Richard Rodgers, a musical genius whose Broadway career spanned six successful decades, composed more than a thousand songs for the American stage. Although he reaped wealth, success, and recognition that included two shared Pulitzer Prizes, Rodgers found happiness elusive. In this first comprehensive biography of Rodgers, William G. Hyland tells the full story of the complex man and his incomparable music.Hyland's portrait of Rodgers (1902-79) begins with his childhood in an affluent Jewish family living in the Harlem neighborhood of Manhattan. During college years at Columbia University and early work on the amateur circuit and Broadway, Rodgers entered into a historic collaboration with the lyricist Lorenz Hart. The team produced a dozen popular shows and such enduring songs as "The Lady Is a Tramp." Rodgers' next partnership, with Oscar Hammerstein II, led to the creation of the musical play, a new and distinctively American art form. Beginning withOklahoma!in 1943, this pair dominated Broadway for almost twenty years with a string of hits that remain beloved favorites:Carousel, South Pacific, The King and I,andThe Sound of Music.When Hammerstein died in 1960, Rodgers began a new phase in his career, writing the lyrics to his own music, then joining lyricists Stephen Sondheim, Sheldon Harnick, and Martin Charnin. Despite periods of depression, excessive drinking, hypochondria, and devastating illness at different points in his life, Rodgers' outpouring of music seemed little affected, and he continued to compose until his death at age seventy-seven. An icon of the musical theater, Rodgers left a legacy of timeless songs that audiences return to hear over and again.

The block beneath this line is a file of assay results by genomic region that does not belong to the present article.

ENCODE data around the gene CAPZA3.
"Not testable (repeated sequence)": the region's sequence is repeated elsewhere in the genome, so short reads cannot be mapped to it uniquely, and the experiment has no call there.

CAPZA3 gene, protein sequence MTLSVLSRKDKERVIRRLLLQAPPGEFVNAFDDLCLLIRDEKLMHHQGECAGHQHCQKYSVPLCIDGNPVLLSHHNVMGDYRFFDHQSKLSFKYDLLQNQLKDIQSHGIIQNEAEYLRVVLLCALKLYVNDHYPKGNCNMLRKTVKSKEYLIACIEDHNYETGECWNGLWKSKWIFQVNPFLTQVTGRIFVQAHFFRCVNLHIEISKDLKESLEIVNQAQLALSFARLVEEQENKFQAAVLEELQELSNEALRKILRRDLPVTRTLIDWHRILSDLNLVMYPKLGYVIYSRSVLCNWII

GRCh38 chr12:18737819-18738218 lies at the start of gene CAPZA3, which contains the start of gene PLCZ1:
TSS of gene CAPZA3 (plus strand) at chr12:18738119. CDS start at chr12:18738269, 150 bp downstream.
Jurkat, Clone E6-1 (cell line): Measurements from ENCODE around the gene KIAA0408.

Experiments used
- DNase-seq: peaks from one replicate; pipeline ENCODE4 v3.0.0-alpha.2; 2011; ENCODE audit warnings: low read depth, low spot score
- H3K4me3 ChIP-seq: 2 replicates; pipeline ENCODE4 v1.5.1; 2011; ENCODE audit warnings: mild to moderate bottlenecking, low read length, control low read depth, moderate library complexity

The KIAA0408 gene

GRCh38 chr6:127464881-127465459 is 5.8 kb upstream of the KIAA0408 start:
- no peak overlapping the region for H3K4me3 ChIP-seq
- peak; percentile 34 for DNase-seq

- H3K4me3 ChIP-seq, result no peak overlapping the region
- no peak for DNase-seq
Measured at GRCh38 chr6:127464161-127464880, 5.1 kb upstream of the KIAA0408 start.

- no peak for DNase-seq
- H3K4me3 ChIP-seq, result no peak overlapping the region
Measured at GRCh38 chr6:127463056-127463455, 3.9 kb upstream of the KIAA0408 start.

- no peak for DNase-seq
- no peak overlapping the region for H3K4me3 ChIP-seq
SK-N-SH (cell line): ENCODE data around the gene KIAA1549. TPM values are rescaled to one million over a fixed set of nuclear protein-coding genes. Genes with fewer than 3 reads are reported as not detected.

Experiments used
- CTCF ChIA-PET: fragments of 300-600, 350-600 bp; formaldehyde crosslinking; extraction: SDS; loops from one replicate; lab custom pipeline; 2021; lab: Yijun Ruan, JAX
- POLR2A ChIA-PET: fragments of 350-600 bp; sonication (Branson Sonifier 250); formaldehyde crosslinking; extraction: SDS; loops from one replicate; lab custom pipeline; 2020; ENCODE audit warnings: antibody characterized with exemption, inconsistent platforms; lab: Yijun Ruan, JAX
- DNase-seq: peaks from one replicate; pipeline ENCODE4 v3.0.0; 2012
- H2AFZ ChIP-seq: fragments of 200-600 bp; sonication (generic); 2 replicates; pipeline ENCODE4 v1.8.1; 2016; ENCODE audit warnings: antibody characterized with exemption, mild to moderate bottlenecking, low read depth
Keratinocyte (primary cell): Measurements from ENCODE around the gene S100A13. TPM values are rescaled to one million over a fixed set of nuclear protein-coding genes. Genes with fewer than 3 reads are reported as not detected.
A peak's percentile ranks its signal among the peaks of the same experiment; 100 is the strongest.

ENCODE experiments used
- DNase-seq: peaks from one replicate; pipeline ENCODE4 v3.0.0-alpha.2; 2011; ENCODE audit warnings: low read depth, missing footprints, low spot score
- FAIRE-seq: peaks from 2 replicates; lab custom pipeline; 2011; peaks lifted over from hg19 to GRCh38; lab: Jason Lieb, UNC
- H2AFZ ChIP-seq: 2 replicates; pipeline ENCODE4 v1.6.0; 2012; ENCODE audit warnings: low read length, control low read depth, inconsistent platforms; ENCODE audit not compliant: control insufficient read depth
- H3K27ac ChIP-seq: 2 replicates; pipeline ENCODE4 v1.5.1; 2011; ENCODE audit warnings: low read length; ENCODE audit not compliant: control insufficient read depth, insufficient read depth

Table of Contents
You are viewing the table of contents
You do not have access to this
on JSTOR. Try logging in through your institution for access.